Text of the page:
Editorial Reviews for this title:
U.S. Exploring Expedition linguist Wiki Coffin sails with the famous convoy of ships toward Brazil, with no idea of the amazing events the fates and the winds have set in store for him.
As the great flagship Vincennes, under the dubious command of eccentric captain Charles Wilkes, leads the convoy toward a dramatic entrance in the port of Rio, careless maneuvering causes one of the vessels to run afoul of a Boston trading ship--a shocking embarrassment that none of the sailors aboard is likely to live down during their time in port.
As it turns out, the trader is owned and commanded by the famous and larger-than-life Captain William Coffin, father to Wiki and sailor of all seven seas as well as another dozen or so he's managed to invent in his years of telling tall tales. The encounter sets in motion a series of confounding events that reunites the elder Coffin with his illegitimate half-Maori son and that, before they are through, will see two men dead, Coffin on trial for murder, and Wiki working feverishly to unmask the real killers before the expedition sails on, leaving his father at the mercy of an unforgiving Brazilian court--and Wiki's own tenuous grip on family hanging desperately in the balance.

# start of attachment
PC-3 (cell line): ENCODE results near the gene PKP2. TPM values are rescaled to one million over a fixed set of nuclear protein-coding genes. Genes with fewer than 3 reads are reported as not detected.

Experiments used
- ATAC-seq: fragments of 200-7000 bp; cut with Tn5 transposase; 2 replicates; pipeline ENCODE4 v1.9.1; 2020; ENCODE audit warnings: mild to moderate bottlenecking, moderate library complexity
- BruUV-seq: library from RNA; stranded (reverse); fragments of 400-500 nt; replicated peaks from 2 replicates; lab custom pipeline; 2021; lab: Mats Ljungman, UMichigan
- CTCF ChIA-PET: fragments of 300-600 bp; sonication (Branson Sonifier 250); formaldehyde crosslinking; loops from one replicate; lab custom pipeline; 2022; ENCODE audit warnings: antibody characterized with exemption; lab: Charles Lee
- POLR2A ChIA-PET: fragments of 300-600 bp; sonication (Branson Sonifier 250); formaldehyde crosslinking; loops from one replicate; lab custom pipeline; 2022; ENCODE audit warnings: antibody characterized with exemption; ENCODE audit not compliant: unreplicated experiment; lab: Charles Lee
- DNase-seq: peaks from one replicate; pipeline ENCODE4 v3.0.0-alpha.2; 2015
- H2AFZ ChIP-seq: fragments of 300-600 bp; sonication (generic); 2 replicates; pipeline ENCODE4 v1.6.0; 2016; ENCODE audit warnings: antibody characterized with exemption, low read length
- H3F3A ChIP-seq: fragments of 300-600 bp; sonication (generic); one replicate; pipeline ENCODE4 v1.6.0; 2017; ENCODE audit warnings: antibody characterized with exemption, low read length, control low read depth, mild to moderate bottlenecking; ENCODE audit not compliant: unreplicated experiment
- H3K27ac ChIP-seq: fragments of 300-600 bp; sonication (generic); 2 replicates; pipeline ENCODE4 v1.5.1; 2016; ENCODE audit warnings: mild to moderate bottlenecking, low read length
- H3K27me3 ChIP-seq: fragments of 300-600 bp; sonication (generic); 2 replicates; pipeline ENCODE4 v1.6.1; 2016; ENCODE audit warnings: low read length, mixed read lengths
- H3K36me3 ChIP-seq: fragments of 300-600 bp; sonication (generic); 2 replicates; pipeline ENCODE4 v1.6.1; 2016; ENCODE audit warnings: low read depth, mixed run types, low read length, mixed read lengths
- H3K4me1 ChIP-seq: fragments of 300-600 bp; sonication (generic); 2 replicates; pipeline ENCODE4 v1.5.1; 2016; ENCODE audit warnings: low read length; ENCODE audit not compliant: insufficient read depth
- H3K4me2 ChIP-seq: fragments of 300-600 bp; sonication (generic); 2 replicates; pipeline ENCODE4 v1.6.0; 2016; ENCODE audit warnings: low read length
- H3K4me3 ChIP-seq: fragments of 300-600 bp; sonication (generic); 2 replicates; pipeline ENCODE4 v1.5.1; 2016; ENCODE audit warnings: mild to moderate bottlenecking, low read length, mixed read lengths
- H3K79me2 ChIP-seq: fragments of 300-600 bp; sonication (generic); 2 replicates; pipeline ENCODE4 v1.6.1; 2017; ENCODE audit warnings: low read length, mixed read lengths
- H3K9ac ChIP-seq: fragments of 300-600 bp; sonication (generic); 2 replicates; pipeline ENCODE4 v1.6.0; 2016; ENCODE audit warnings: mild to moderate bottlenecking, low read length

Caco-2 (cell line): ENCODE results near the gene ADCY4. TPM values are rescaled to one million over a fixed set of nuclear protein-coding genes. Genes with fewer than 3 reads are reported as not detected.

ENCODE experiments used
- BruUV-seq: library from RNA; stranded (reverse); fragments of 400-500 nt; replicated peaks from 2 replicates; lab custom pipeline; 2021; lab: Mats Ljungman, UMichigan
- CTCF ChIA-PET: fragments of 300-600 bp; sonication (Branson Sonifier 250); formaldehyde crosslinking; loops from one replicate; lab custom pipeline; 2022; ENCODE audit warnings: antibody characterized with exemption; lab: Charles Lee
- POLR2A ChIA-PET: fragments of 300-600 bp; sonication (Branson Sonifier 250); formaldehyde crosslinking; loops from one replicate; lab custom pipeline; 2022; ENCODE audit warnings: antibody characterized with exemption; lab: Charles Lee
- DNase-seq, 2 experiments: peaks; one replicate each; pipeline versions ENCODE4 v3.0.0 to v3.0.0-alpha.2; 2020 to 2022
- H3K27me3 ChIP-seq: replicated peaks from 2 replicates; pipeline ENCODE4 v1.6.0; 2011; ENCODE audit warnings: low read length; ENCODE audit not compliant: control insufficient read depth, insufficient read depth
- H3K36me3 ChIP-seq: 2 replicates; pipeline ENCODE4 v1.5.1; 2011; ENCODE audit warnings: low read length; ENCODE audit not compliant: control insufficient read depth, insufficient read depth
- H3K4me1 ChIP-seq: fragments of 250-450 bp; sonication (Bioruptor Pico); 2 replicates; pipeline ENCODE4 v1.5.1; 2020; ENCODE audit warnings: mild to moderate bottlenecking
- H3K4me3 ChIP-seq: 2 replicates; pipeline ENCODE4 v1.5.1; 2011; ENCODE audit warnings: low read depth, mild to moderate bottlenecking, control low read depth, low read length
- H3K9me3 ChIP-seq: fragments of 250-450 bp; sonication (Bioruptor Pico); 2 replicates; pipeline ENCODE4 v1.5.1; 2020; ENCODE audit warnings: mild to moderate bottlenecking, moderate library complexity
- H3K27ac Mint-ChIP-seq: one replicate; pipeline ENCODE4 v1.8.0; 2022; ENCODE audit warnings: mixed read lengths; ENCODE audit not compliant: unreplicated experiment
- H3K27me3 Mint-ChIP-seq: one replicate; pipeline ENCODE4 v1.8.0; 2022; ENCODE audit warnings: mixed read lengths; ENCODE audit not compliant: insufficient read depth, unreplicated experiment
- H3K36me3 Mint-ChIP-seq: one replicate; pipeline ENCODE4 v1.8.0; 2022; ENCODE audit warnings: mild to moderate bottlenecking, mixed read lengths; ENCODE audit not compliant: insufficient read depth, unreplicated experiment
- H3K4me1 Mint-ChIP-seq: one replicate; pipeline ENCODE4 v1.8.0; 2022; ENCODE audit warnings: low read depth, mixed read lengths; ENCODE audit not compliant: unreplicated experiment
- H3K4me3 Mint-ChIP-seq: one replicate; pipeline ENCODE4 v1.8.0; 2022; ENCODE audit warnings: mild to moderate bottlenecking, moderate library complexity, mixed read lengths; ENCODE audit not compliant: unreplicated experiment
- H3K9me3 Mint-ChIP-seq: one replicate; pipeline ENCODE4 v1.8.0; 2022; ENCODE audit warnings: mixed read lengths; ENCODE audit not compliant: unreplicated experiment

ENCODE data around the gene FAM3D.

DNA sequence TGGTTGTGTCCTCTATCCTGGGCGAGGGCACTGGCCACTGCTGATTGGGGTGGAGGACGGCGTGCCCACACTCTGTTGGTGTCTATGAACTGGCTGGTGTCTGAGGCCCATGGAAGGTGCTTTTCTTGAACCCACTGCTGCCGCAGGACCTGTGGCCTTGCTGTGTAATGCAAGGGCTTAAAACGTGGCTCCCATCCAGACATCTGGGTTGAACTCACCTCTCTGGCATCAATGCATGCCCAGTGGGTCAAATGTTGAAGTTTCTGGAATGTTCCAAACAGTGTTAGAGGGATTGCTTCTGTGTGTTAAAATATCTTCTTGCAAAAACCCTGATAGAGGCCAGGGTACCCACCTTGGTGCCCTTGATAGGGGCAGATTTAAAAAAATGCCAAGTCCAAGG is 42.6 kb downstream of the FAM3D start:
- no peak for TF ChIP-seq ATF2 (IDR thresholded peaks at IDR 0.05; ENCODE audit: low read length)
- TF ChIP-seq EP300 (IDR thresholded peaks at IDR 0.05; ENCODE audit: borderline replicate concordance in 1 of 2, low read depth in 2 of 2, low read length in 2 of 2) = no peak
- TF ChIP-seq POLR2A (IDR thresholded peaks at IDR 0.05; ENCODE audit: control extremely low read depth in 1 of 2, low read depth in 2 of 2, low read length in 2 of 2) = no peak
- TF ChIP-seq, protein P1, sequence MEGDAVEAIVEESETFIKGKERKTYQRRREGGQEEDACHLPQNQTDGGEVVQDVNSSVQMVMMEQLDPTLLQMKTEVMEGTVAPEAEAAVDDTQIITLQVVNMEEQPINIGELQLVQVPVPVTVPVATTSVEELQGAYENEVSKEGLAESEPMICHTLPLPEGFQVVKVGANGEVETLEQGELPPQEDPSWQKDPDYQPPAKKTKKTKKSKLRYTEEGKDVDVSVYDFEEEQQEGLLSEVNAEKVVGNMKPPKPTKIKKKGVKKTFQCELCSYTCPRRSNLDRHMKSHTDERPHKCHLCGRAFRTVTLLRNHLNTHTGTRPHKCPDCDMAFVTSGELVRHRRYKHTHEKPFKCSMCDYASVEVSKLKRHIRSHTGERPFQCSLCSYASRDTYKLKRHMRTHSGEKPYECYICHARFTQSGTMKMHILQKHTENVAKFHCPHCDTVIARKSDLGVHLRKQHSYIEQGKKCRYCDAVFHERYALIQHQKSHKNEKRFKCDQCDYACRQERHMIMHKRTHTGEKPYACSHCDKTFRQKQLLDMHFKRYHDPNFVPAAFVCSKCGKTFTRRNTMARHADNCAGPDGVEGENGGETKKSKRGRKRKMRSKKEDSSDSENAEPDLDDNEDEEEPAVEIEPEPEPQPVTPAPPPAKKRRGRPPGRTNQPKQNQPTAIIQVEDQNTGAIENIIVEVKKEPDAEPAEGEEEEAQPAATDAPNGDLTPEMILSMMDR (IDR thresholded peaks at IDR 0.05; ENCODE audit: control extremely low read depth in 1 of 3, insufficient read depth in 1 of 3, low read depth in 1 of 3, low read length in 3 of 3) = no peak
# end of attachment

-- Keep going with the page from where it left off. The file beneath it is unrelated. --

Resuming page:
Praise for the Novels of Joan Druett
"Rousing . . . Druett should win plaudits from both mystery fans and aficionados of naval adventures."
-- Publishers Weekly
"Basing her tale in part on the actual Exploring Expedition's voyages, Druett describes with contagious conviction floggings, cramped quarters, pettifogging officers, and rum rations."
-- Kirkus Reviews
A Watery Grave
"This impressive debut will appeal both to fans of historical mysteries and to Patrick O'Brian readers."
-- Booklist (starred review)
"Evoking writers from Melville to Patrick O'Brian, this novel is a fine start to a series sure to appeal to lovers of historical mysteries and fans of sea adventures."
-- Publishers Weekly
"Noted maritime historian Druett blends strong plotting and scads of authentic maritime detail in an impressive debut that should appeal to fans of historical mysteries and Patrick O'Brian. Highly recommended."
-- Library Journal
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